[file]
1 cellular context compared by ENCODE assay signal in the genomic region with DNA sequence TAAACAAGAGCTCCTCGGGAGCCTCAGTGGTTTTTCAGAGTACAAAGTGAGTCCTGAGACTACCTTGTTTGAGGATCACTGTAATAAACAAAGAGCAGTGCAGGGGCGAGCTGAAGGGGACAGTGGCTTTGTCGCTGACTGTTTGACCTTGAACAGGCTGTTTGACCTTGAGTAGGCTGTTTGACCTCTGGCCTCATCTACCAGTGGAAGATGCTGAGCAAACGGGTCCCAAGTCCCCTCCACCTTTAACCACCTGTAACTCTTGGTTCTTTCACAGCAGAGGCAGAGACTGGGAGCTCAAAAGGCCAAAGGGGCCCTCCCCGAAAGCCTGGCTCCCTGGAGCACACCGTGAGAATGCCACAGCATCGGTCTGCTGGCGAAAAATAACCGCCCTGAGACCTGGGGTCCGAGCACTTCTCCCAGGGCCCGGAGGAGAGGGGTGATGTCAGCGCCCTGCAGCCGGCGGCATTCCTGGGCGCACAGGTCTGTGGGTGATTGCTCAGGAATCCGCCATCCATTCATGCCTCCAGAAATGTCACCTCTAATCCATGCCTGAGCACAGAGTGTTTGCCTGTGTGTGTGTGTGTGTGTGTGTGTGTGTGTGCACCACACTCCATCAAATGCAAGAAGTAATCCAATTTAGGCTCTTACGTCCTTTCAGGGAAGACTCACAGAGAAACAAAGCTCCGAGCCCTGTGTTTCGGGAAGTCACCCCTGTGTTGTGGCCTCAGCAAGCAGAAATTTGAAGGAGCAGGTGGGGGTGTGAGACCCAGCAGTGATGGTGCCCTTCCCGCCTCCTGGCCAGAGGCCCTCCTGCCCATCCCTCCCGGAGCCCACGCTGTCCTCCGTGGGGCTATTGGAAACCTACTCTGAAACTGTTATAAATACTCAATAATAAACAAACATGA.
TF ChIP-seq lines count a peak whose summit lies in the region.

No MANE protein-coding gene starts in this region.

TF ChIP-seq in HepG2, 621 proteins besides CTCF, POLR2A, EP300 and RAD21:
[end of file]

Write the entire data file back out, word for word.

1 cellular context compared by ENCODE assay signal in the genomic region with DNA sequence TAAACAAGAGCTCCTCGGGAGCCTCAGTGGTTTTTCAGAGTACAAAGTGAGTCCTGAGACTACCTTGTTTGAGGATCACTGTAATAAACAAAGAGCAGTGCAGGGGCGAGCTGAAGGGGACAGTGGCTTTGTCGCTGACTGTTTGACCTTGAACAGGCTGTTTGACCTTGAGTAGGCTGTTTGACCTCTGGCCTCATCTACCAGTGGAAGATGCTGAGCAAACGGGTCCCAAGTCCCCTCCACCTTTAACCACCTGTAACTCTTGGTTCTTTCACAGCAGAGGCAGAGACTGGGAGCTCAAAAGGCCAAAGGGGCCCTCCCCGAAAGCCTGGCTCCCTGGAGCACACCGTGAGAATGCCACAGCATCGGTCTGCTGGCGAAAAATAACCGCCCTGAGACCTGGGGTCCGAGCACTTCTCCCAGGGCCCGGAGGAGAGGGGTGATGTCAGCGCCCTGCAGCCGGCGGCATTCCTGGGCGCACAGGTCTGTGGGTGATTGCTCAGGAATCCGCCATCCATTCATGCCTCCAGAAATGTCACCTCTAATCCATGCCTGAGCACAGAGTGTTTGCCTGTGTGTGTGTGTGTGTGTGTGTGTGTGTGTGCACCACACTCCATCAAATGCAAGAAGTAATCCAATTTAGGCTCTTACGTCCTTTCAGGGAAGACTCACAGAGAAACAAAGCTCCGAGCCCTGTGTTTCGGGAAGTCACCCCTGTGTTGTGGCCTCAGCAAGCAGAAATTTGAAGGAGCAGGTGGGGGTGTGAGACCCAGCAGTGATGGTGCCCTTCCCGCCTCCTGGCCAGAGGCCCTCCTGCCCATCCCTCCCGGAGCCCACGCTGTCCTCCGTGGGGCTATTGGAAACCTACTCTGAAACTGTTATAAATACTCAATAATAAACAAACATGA.
TF ChIP-seq lines count a peak whose summit lies in the region.

No MANE protein-coding gene starts in this region.

TF ChIP-seq in HepG2, 621 proteins besides CTCF, POLR2A, EP300 and RAD21: